Working with General Mills on regenerative agriculture – measuring insect biodiversity in fields
We joined General Mills for a project in July, 2019 in North Dakota, USA to measure insect biodiversity in different crops. General Mills wants to be apart of sustainable agriculture and started multiple projects for more sustainable farms. The specific project we joined was Regenerative Agriculture. Their goal is to “advance regenerative agriculture on 1 million acres of farmland by 2030.” The project has three outcomes that they measure their results by: healthy soil, above and bellow ground diversity, and farmer economic resilience. This project can help farms be more sustainable. General Mills wrote “regenerative agriculture practices can reduce the need for expensive chemical inputs” which is an important goal to make fields more sustainable. Our companies share the goal of increasing biodiversity and decreasing pesticide usage.
A couple members of our company went to North Dakota to do research. The set up took place on one of the farms that is part of the regenerative agriculture project. Both traditional ways to count insects and our sensor was used to measure the diversity in insects in the field. The different way to measure biodiversity will be used to show how well the sensor works. After the field trial General Mills will identify the different species of insects and give a count on biodiversity. The sensor also measured the data in the field and will be analyzed to determine the biodiversity counts.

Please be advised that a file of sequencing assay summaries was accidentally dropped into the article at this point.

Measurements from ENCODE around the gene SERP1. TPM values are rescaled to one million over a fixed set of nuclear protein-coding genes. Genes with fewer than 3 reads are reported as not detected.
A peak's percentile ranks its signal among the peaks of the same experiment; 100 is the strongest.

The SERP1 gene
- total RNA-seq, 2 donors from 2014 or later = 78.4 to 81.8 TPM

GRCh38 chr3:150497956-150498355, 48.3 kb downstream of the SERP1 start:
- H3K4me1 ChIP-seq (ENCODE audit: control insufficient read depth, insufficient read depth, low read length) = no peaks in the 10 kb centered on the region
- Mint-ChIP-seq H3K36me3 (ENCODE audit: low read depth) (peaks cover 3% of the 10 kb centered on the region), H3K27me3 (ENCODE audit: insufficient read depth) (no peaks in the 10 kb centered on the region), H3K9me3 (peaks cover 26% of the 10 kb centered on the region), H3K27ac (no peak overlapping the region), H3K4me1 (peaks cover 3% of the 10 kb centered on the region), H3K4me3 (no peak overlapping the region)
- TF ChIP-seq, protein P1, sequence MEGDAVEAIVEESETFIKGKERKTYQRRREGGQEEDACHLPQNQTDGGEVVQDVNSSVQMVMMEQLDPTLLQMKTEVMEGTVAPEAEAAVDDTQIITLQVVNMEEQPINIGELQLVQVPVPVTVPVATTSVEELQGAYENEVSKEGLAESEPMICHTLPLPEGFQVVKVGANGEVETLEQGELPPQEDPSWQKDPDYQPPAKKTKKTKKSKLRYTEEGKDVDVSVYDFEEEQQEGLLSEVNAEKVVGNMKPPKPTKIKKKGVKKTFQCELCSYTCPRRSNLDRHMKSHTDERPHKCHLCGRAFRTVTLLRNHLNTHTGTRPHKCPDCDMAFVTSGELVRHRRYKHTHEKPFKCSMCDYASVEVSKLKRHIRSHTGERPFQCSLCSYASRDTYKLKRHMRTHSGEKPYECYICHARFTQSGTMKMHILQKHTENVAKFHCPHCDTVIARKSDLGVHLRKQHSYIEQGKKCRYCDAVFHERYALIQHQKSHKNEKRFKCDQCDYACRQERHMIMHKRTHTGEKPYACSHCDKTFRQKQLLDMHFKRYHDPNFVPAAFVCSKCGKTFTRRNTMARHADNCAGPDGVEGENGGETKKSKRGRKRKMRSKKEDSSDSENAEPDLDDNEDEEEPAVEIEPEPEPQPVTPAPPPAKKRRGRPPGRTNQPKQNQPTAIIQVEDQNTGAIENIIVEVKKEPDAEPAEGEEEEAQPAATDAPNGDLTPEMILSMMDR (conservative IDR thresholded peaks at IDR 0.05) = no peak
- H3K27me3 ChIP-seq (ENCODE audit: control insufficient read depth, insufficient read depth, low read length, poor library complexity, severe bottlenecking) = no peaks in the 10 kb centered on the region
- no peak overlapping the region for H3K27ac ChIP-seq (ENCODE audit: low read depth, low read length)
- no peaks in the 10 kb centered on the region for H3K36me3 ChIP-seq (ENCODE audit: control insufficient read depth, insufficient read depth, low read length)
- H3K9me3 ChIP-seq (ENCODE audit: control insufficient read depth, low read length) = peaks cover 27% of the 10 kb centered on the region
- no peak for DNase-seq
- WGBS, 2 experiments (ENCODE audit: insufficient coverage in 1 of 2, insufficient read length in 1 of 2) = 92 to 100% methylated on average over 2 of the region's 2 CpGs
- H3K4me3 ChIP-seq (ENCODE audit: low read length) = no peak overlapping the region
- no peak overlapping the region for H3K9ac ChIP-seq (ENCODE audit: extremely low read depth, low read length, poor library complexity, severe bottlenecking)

General Mills is trying to increase the biodiversity on their farms. Research scientist Jim Eckberg of General Mills Agronomy Sciences told the Tribune News, “We know that biodiversity is really important to farms. Agriculture depends on biodiversity things like pollinators and predators, decomposers all these insects are very important.” Increasing biodiversity in the field can benefit the farmers in many ways. Eckberg also told the Tribune “Biodiversity is key to providing all these ecosystem services like controlling pests in fields; decomposing crops to create healthy soils, so it’s really about what kind of world we want to live in in the future.” Monitoring the field is a key part of Integrate Pest Management (IPM). Practicing IPM can help in decreasing the amount of insecticide sprayed in the field. So, the farmer monitors the field and sees when spraying is actually needed. Understanding if there populations of predatory insects compared to the pest may allow the farmer not to spray. Since, predatory insects can keep the populations under the spraying threshold.
It will be interesting to look at the numbers of insects and compare our sensor data to classic insect collection methods. While doing the study, the team also gave an interview with the local news paper The Pierce County Tribune. Check out the story here